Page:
Letter from Darwin

Ipswich Museum has a major new discovery on its hands. Only a matter of a few days after Charles Darwin’s anniversary the Museum service has found a signed original letter in their archives from Charles Darwin.

Darwin has long been connected with Ipswich Museum as he was a friend and had a professional connection with John Henslow the botanist and geologist. Henslow was Charles Darwin’s tutor at Cambridge and was also responsible for bringing most of the natural history collection still on display at the Museum. The museum was established in 1847. Henslow was elected President of Ipswich Museum in 1850

The Museum’s Documentation Officer found the letter said:
I ran a search on Modes (our museum documentation software) using ‘Darwin’ and the record for IPSMG: R.1924-134 appeared but with no location so I checked to see if there was a history file and there was the letter!

Colchester and Ipswich Museum Manager at the time said:
As far as I can make out the following explains where our letter fits in with other known correspondence. We believe this letter is in reply to one written to Darwin by F.W.Harmer, an amateur geologist and palaeontologist (student of fossils) of Cringleford near Norwich. A Fellow of the Geological Society, Harmer authored the classic ‘The Pliocene Mollusca of Great Britain’ published by the Palaeontographical Society between 1914 – 1919 .

It appears that Harmer had entered into a newspaper controversy with W.P.Lyon, author of the publication ‘Homo versus Darwin’ published in 1872, in which Lyon (an Independent Minister from Tunbridge Wells) ascribed to Darwin the saying: ‘natural selection is a kind of god that never slumbers nor sleeps’

Harmer did not believe that Darwin had made this statement and had written to Darwin to this effect. In our letter Darwin is particularly annoyed that Lyon had put the invented statement in inverted commas and questions Lyon’s standing as a gentleman!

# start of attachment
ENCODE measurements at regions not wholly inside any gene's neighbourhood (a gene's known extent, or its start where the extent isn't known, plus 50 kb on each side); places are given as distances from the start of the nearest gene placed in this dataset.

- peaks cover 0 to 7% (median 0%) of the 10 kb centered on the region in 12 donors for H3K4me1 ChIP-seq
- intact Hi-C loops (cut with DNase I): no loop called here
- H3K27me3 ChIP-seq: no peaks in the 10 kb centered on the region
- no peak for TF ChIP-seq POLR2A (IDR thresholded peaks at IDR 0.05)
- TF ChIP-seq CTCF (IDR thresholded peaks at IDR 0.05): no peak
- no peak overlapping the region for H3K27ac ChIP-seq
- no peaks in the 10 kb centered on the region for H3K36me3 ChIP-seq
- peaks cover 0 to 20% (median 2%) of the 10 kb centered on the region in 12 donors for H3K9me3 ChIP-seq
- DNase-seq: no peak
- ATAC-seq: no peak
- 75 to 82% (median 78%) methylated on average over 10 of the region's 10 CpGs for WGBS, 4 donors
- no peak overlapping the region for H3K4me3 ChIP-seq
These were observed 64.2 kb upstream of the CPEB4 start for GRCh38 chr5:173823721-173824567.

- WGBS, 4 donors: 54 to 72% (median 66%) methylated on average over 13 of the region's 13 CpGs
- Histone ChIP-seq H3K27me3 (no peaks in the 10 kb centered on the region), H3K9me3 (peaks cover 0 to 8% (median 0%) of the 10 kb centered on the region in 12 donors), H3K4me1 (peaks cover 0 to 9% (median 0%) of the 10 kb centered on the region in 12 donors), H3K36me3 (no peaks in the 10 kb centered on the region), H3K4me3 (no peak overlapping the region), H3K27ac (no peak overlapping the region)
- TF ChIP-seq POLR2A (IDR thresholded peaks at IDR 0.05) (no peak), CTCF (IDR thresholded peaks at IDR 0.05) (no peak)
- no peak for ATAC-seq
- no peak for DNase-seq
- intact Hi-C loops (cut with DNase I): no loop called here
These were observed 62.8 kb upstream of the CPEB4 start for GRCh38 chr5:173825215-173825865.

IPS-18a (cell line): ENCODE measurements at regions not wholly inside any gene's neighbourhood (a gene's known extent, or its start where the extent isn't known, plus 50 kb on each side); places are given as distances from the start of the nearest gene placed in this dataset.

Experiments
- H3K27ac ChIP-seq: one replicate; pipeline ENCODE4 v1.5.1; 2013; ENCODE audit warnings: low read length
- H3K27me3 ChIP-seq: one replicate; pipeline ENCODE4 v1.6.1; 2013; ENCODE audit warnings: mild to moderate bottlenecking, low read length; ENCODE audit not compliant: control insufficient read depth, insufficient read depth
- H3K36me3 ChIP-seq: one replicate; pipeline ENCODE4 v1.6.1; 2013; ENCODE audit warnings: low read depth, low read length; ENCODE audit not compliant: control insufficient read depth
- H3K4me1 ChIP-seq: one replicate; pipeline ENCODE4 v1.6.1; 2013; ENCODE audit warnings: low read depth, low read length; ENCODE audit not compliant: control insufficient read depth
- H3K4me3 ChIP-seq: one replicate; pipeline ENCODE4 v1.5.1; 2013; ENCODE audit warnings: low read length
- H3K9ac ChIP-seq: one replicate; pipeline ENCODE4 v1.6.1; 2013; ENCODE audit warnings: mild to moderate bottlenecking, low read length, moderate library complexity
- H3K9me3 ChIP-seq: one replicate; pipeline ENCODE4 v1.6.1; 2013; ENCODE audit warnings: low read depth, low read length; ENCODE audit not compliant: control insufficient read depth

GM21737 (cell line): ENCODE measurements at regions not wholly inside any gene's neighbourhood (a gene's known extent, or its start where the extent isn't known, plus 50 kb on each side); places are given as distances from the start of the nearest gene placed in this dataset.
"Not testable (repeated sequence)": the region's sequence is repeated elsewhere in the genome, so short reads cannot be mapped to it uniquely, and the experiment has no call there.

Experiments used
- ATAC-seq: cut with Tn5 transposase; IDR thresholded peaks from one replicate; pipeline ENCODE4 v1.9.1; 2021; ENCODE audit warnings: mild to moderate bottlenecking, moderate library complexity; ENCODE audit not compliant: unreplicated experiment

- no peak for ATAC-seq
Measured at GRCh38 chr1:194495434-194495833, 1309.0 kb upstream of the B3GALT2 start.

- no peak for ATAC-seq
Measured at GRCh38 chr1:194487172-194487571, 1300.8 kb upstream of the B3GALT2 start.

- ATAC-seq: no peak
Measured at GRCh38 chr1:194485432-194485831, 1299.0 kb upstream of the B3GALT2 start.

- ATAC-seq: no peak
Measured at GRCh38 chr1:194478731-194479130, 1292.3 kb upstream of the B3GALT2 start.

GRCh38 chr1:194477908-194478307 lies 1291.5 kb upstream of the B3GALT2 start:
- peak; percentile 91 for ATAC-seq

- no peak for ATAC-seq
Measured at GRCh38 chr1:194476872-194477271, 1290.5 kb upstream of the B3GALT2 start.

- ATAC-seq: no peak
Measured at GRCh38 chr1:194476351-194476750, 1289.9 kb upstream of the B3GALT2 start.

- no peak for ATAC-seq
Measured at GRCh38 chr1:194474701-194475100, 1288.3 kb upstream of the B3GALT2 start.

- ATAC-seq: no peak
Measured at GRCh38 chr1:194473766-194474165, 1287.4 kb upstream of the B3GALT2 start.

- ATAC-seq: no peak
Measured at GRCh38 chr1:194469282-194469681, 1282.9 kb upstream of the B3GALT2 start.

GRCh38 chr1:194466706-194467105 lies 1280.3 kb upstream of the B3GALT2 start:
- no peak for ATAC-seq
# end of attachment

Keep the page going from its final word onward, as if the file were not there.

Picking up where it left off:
Darwin is interested to learn from Harmer that Lyon is the author of ‘Homo versus Darwin’ which was subtitled ‘A judicial examination of statements recently published by Mr Darwin regarding the Descent of Man’. This was originally published anonymously in the style of a court case transcript but was apparently based on actual correspondence between Lyon and Harmer.

In a reply to our Darwin letter on 31st August, Harmer explains that he was sucked into the controversy when he wrote a letter to the Daily Press (a Norwich paper?) replying to a published letter by a Dr Bateman of Norwich, who claimed to have proved the ‘fallacy of Darwinism’.

Bateman called in Lyon to support him and at first Harmer wanted nothing to do with Lyon. This was seen by Lyon as a collapse of Harmer’s case and Harmer could then not help being drawn in to the controversy.

Again in his letter of 31st August, Harmer, himself a religious man, apologises for the attacks Darwin had received and continued to receive in the name of religion by its ‘self constituted champions’.

Dear Sir,
I am very sorry that you have become involved in a troublesome controversy on my part. The sentence given by Mr Lyon in inverted commas is an invention, and it is a most unjustifiable proceeding on his part. He might of course have given any interpretation which he pleased of mu words, but he had no right to put the words in inverted commas. I may add that I have given in the later and more especially in the 6th Ed. of the origin many cases showing how common generated forms (that is forms partaking of the characters of existing defined groups) are in all the same ancient formations. I have always been curious to hear who wrote Homo Vs. Darwin Mr Lyon can hardly have the disposition of a gentleman, for in one place he states that I speak the truth solely because I should be found out if I lied. I hope that you will soon be able to bring your controversy to an end and I remain in haste.
Yours faithfully
— Ch. Darwin